After touring the Pergamon Museum (amongst others), I make the hour plus walk back to the hotel. I travel down Unter de Linden, originally a royal birdle-path linking the Stadtschloss (the king’s residence) and Tiergarten. This leads me to Brandenburg gate. For context, Germany did not become a country until the late 19th century, and Berlin as a city now encompasses smaller municipalities, amongst them Mark Brandenburg. The Brandenburg Tor (gate), built in 1789-91, has been the backdrop of many events in the city’s history. Today, The Tiergarten side was covered with Euro 2012 glitter, a backdrop to a public viewing party (as of this blog post Germany was defeated by Italy in he semifinal). Immediately to the south one finds the Holocaust memorial (more on that on friday). Like many places of the Shoah, Germany struggles to recognize what took place in the past while becoming a new, more tolerant Germany of today. My bus stop at the Philharmonic had a little blurb about 20,000 homosexuals who were sent off to their death from that very place. Germany does not hide these things- if anything it sometimes seems like too much. In viewing pamphlets from our hotel, the top 2 tours of Berlin are the “Third Reich” and “Concentration Camp” tour. To think that Brandenburg Gate may have been a place of celebration tonight right on top of the Holocaust memorial. What a strange site that would have been!
Overall it was jam packed first day in Berlin. Our mission begins officially on Thursday evening at the Synagogue Rykestrausse, restored to its original form when it was built 100 yrs ago.
My journey to Germany begins with a pitstop in Newark, NJ.
The city comes to mind with a recent posting that I read on CNN.com. The opening title, “A rabbi, a Mormon and a black Christian mayor into a room..” assumes either a comedy routine or that this is somehow the most unexpected of partnerships (ironically espn.com, my other frequent source for news, posted an article on their website “Punch line: A priest, an architect and a dentist walk into a meeting…and decide the future of college football?”) The moral of both stories is simple- expect the unexpected. As I spoke with many congregants over the past few months about joining me on this mission, many concerns came to mind, and in the end there were those who may have felt uneasy about coming along for the journey. Germany has made significant strides to repair its relationships around the globe- one could argue that Germany is one of Israel’s top allies and one of the more liberal countries in the world (editors note- roughly 500,000 people will have visited Germany in the past week for their LGBT festivities). Who knows what kinds of partnerships we will form over the next week- expect the unexpected.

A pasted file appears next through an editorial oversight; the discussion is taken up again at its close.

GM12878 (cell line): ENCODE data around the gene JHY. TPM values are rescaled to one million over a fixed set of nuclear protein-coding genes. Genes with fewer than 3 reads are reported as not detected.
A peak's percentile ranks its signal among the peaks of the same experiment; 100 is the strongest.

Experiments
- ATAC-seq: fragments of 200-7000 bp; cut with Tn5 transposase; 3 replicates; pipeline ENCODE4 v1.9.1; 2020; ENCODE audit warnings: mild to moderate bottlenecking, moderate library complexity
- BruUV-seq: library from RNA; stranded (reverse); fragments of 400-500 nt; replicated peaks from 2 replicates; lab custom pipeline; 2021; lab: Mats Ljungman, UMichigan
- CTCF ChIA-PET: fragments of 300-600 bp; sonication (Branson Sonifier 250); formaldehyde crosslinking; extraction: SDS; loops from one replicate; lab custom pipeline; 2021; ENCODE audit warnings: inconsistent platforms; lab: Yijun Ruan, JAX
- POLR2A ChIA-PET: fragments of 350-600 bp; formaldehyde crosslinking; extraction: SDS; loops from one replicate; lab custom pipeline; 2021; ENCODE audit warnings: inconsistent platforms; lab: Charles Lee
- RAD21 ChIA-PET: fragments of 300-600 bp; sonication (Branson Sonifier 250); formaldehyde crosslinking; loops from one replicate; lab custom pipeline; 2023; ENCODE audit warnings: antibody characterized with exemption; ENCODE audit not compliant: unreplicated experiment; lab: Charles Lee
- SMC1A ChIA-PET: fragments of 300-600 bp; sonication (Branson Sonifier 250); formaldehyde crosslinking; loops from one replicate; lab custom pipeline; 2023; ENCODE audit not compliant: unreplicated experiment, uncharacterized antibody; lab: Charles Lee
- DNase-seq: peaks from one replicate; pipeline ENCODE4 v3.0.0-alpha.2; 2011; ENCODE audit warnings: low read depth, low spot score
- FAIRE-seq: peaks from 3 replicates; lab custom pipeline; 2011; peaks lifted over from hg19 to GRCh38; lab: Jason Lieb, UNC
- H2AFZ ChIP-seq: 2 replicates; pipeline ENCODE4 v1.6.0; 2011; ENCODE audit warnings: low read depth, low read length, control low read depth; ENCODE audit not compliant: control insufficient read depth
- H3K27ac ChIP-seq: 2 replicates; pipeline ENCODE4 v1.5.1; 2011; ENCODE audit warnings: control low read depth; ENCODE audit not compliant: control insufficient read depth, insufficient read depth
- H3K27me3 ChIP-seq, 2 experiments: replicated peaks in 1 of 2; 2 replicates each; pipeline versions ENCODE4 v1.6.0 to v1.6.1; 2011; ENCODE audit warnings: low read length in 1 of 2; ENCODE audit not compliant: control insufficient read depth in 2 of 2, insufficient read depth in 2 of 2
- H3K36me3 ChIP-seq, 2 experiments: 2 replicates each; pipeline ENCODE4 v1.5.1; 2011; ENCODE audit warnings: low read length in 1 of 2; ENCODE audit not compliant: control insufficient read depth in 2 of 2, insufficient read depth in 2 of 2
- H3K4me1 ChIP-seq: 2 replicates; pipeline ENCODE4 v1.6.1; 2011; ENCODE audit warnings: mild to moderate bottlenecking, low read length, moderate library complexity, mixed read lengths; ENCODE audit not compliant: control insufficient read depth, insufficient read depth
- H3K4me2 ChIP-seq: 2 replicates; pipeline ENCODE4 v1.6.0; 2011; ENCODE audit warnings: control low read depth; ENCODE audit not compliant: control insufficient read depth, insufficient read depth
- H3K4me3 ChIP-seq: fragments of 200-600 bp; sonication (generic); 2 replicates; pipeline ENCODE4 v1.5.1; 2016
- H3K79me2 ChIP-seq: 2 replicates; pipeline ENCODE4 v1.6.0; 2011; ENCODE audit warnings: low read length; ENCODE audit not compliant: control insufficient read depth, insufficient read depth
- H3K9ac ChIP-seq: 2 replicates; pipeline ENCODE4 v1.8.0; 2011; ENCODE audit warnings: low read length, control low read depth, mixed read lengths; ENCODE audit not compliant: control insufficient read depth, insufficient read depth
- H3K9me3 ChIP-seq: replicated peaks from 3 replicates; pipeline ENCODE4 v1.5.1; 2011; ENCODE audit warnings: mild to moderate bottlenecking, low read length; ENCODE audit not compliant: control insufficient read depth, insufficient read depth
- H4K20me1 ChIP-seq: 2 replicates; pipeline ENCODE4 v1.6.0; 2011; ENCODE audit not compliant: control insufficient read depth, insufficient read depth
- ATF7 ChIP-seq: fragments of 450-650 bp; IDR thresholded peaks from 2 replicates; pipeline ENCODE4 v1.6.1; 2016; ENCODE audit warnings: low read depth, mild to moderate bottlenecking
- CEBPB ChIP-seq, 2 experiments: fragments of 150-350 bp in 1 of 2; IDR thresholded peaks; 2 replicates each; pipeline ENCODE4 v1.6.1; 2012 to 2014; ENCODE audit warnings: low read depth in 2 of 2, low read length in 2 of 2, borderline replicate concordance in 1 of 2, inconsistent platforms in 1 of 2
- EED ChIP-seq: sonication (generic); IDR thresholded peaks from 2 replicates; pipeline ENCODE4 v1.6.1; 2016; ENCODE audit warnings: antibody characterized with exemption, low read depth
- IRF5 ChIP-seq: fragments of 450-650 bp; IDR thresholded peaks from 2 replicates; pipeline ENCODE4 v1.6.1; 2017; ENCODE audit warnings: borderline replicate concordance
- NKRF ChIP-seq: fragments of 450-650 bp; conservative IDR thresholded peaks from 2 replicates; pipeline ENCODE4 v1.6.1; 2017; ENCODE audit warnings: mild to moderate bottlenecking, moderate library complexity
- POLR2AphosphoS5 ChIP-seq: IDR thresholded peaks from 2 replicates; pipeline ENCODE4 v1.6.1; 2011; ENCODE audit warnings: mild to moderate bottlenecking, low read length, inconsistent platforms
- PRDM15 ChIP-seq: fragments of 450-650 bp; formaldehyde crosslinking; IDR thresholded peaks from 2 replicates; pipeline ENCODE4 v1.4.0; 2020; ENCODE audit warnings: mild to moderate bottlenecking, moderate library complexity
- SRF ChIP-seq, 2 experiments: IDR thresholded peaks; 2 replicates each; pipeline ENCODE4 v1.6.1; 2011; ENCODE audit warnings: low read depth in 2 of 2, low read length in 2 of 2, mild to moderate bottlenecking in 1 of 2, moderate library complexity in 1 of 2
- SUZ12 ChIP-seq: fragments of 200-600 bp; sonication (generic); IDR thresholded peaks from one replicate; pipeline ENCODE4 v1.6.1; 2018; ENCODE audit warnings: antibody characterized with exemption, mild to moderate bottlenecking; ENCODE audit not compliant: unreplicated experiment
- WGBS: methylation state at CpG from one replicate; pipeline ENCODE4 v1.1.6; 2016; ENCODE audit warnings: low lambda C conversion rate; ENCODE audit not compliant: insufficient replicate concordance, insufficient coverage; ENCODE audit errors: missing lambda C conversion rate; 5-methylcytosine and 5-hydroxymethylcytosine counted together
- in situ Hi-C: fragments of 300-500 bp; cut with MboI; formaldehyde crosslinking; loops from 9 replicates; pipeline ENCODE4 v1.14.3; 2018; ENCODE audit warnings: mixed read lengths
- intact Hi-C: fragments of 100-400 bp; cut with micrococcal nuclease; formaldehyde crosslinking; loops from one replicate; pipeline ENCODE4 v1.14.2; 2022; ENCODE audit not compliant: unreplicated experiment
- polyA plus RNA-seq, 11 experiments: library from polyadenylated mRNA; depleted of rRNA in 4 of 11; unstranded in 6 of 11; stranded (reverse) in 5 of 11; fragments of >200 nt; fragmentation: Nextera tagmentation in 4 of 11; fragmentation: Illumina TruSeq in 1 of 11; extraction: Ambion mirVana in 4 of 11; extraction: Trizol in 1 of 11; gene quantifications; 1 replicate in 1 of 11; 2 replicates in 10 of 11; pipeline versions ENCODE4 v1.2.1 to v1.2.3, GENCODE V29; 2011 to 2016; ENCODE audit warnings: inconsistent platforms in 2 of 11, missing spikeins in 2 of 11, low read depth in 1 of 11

Having visited Eastern and Central Europe numerous times (and Munich for a day- that’s for a later posting), I’ve often felt moved by what I experienced there. These places hold so much history for Ashkenazi Jewry as well as a deep rooted spirituality as the centers of Ashkenazi Jewry for hundreds of years. What was it about these places, these communities, that made people stick around for so long? In searching for this spiritual moment, I have to be careful to lose any sense of expectations and become a sponge of information and emotion. “Take it all in” and later, have a chance to reflect on what has just taken place. We’ll be performing important work- not just musically but socially, with members of the interfaith community as well as the local, now vibrant German Jewish community.
While we will only be there for week, its important to experience Germany through many lenses: through the lens of the past- Germany Jewish history and its peak, as well as the atrocities of the Shoah; and through the lens of the present and soon to be future- of a Jewish community craving knowledge of its heritage and a German community that does not want to forgot, but learn from its actions.
Flying over Newark, I was privy to a wonderful view: sitting next to the left wing, we flew below the clouds as we descended towards the runway. The clouds appear all in one straight line above us, the cars and buildings become more and more recognizable as we get lower and lower. The words “DO NOT STEP OUT OF THIS” appear on the wing itself. What great advice! This is an opportunity to look at this Germany mission from the middle- at times it’s important to look up at the heavens- the lost souls of the Holocaust, of a rich Germany history; and at times to look below at the important work being done to help a new community grow. What a gift- to not step out of this experience but to step right into it. I look forward to sharing my thoughts upon my arrival tomorrow in Berlin!